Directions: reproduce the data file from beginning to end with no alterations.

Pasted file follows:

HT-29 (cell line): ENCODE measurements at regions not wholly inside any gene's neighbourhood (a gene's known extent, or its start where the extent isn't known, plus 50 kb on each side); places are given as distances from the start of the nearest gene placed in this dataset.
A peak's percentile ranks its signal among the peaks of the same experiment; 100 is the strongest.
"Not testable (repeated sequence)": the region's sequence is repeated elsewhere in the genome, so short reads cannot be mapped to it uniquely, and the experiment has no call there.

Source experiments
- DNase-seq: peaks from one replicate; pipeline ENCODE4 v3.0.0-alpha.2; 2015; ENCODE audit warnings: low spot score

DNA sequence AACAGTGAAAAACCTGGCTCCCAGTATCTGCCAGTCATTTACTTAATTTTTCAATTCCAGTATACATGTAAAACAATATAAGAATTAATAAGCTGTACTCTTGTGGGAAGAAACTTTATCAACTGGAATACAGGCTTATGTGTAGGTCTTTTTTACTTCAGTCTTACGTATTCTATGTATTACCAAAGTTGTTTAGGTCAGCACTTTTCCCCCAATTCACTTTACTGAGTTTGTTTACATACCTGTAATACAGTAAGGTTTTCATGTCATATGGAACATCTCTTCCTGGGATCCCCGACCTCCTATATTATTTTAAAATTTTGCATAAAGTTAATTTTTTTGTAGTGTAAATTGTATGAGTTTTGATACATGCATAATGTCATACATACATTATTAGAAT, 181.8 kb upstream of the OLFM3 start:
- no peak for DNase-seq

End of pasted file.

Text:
HT-29 (cell line): ENCODE measurements at regions not wholly inside any gene's neighbourhood (a gene's known extent, or its start where the extent isn't known, plus 50 kb on each side); places are given as distances from the start of the nearest gene placed in this dataset.
A peak's percentile ranks its signal among the peaks of the same experiment; 100 is the strongest.
"Not testable (repeated sequence)": the region's sequence is repeated elsewhere in the genome, so short reads cannot be mapped to it uniquely, and the experiment has no call there.

Source experiments
- DNase-seq: peaks from one replicate; pipeline ENCODE4 v3.0.0-alpha.2; 2015; ENCODE audit warnings: low spot score

DNA sequence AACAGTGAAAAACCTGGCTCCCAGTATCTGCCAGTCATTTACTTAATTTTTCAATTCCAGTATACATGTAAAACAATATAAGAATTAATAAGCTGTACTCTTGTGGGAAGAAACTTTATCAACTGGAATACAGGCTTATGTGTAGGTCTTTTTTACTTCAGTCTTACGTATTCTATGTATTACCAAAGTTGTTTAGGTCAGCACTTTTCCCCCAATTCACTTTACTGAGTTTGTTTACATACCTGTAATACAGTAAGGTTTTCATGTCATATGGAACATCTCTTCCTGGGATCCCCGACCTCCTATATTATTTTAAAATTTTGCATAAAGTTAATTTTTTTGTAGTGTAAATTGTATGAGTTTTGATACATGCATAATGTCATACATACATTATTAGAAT, 181.8 kb upstream of the OLFM3 start:
- no peak for DNase-seq